– Following patterns from your genre research, and leading with your identified most important information, begin laying out cover elements

– Adjust the element sizes to create the intended visual heirarchy

– Apply fonts that align with your theme, reflowing text as needed based on presentation differences with fonts

– Apply final colors to copy

– Additional enhancements with textures or visual treatments (like antiquing an image, etc.)

– Print the color cover, put it on the wall 10 feet from you. Does your most important information pop out at you? Is there an easy flow of visual elements and information? What do you notice first, second?

– Again, use your printed copy. Shake it up and down so it’s blurry. What do you “see” when you’re doing this? What information and elements are still visible? Is your most important information still showing? When there’s a lot of distractions, people will see basically what you see when shaking your printout. Keep that in mind.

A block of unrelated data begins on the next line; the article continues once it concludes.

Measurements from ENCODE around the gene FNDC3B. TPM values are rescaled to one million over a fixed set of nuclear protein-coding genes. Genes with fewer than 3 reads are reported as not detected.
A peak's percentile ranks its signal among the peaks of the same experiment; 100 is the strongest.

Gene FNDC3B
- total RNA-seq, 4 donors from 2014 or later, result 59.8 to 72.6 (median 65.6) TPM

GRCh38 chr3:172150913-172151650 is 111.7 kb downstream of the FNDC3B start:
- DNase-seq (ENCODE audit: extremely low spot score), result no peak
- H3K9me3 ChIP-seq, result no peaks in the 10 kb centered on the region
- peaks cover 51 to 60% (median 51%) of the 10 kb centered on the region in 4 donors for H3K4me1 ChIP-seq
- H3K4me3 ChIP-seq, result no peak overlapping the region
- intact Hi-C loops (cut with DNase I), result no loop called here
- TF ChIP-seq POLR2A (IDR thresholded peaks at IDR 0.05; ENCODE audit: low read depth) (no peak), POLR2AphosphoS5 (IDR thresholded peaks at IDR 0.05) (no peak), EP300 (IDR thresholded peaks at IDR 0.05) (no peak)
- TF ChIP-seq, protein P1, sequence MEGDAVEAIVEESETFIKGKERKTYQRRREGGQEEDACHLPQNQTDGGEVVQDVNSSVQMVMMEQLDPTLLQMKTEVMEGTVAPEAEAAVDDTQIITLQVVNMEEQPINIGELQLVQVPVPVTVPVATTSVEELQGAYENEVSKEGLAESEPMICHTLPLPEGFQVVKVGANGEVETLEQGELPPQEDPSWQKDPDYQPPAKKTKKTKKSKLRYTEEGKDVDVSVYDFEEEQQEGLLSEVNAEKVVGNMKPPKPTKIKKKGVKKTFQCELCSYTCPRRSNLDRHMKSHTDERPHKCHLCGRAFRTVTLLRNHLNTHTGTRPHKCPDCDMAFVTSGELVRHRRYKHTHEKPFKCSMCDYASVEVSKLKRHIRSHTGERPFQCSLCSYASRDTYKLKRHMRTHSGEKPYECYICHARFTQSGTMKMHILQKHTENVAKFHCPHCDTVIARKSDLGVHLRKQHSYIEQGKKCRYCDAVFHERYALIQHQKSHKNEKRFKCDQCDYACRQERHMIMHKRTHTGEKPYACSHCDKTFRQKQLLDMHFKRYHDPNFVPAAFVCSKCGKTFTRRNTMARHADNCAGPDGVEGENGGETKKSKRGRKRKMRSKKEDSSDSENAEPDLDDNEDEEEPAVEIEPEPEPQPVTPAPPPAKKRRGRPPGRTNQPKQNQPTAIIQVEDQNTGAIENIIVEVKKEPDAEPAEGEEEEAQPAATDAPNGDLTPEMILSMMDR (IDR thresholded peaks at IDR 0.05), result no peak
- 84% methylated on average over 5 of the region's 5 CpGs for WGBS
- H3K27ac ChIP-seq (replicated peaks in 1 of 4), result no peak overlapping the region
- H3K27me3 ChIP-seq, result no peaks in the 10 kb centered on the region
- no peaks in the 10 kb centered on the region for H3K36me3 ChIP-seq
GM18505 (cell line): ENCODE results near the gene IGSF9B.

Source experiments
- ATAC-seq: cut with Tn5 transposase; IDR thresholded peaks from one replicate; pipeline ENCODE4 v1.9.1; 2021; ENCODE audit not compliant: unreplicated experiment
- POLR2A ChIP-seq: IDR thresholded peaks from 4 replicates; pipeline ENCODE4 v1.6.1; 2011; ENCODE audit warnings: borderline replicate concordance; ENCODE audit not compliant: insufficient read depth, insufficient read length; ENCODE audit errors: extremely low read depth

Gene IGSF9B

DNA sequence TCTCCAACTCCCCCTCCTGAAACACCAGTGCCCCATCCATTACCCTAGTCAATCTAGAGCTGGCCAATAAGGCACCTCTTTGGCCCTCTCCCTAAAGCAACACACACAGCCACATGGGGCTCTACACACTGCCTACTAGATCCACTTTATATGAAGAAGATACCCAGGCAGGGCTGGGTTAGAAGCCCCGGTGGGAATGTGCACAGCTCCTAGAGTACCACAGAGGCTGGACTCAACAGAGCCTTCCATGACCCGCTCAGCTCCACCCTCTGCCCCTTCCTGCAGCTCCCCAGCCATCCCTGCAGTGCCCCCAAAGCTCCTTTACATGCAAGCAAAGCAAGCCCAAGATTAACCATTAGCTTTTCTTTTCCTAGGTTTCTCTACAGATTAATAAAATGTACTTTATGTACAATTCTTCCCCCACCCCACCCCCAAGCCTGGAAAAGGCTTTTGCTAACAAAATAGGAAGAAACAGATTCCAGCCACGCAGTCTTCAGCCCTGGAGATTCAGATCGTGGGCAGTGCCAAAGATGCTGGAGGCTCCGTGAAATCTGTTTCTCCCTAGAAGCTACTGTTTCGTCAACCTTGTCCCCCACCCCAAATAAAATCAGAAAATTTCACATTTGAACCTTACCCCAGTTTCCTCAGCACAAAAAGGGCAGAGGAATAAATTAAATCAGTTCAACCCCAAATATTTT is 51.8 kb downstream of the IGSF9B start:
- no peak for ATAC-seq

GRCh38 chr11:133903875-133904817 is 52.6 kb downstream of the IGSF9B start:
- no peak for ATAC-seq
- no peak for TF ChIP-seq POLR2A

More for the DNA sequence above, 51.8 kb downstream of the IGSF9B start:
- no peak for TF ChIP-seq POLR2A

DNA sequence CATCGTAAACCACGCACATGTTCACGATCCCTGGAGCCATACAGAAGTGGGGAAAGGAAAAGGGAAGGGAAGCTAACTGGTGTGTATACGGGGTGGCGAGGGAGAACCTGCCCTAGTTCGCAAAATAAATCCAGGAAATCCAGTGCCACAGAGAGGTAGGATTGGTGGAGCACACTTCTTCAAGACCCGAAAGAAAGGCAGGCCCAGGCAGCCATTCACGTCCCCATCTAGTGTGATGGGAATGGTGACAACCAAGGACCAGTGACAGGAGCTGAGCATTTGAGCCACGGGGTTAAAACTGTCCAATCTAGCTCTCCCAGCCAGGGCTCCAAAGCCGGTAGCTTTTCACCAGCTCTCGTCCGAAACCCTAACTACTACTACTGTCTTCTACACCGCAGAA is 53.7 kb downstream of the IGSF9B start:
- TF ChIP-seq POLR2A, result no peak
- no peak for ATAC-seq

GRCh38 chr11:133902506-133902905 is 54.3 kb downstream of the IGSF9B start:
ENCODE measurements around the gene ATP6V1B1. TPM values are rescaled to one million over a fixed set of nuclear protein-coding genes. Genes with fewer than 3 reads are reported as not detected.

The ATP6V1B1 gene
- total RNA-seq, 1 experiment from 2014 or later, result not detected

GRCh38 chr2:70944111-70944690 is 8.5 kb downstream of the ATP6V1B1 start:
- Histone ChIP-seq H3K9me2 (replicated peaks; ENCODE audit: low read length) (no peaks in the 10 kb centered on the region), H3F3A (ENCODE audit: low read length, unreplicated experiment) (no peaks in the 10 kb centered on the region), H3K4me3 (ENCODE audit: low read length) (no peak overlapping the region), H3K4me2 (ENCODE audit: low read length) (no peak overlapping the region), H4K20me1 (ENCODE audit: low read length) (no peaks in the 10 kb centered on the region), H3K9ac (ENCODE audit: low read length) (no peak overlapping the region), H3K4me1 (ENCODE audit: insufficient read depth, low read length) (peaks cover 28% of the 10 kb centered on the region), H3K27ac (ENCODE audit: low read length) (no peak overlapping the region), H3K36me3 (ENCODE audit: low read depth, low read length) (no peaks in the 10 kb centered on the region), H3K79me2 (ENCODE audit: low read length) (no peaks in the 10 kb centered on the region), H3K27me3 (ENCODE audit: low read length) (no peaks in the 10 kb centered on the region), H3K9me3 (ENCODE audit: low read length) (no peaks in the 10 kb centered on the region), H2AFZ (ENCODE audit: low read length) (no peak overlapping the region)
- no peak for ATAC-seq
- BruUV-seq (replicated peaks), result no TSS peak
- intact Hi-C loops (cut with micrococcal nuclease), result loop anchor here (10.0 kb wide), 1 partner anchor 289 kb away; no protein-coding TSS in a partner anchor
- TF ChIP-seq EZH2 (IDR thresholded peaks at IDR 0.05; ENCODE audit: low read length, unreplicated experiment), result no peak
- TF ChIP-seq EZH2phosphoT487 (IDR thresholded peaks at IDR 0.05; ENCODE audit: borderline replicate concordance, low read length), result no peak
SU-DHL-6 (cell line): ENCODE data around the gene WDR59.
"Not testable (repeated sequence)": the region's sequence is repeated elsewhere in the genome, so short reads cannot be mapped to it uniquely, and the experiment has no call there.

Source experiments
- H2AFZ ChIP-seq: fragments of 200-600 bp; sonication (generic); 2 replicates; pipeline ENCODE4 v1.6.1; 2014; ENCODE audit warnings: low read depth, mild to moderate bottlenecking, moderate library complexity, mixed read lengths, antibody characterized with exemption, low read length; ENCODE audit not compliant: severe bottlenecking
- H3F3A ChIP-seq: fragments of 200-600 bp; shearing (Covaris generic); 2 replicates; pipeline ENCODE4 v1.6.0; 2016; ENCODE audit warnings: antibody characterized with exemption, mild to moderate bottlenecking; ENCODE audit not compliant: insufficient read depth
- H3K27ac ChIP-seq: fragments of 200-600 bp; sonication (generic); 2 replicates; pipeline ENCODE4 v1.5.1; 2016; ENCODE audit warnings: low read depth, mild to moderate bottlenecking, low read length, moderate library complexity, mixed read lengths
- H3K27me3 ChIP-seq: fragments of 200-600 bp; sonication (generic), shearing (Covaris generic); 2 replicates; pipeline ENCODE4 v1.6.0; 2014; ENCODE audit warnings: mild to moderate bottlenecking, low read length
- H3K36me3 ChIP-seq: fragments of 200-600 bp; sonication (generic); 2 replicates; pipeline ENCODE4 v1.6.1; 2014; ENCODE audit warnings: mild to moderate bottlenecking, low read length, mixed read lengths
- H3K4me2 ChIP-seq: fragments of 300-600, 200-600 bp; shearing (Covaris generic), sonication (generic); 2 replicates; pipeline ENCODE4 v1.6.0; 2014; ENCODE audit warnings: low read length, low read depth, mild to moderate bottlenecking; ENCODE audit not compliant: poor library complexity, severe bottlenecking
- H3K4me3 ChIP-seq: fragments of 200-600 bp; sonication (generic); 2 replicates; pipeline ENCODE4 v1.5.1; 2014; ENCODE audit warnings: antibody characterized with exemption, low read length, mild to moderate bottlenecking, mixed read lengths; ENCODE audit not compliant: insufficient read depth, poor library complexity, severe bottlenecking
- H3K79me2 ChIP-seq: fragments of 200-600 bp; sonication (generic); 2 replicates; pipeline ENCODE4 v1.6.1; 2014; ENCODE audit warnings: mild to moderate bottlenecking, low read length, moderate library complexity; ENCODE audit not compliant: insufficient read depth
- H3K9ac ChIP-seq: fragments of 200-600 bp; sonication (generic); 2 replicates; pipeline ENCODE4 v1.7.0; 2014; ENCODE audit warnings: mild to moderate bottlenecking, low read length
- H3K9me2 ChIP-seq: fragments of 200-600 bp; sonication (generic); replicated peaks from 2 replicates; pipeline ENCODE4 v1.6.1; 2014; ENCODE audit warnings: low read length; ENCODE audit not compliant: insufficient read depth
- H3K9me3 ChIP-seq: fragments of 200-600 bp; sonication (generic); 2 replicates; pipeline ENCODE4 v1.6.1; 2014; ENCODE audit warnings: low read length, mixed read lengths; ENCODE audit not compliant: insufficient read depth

Creating your spine

– Very little information goes on a spine

– Review the design you presented on the cover

– Following your genre research package your spine material

– Print it out, look at it as you’d see it on a bookshelf. Is it readable? Even at a passing glance?

Creating your back cover

– Recall the purpose of the cover is to provide more information about the story (no spoilers), and clout (recommendations, quotes, etc.)

– The majority of content will be the teaser for the core struggle presented in the book

– The second most important space is for quotes

– Back covers are traditionally very bland – the UPC takes up a huge amount of space on traditional paperback books

Getting feedback

– Beyond your friends, post to your fans, get feedback from your printer company, post to your blog

– Compare your design to the books published this past month (on amazon or other key outlet)

– Take it to your local bookstore and ask the owner or clerks there (they see tons of books)

Make revisions

– Don’t be surprised if you make 3 or 4 rounds of changes

Notes: Don’t be afraid to make a few cover versions and test them against each other with with your community, book review team, etc.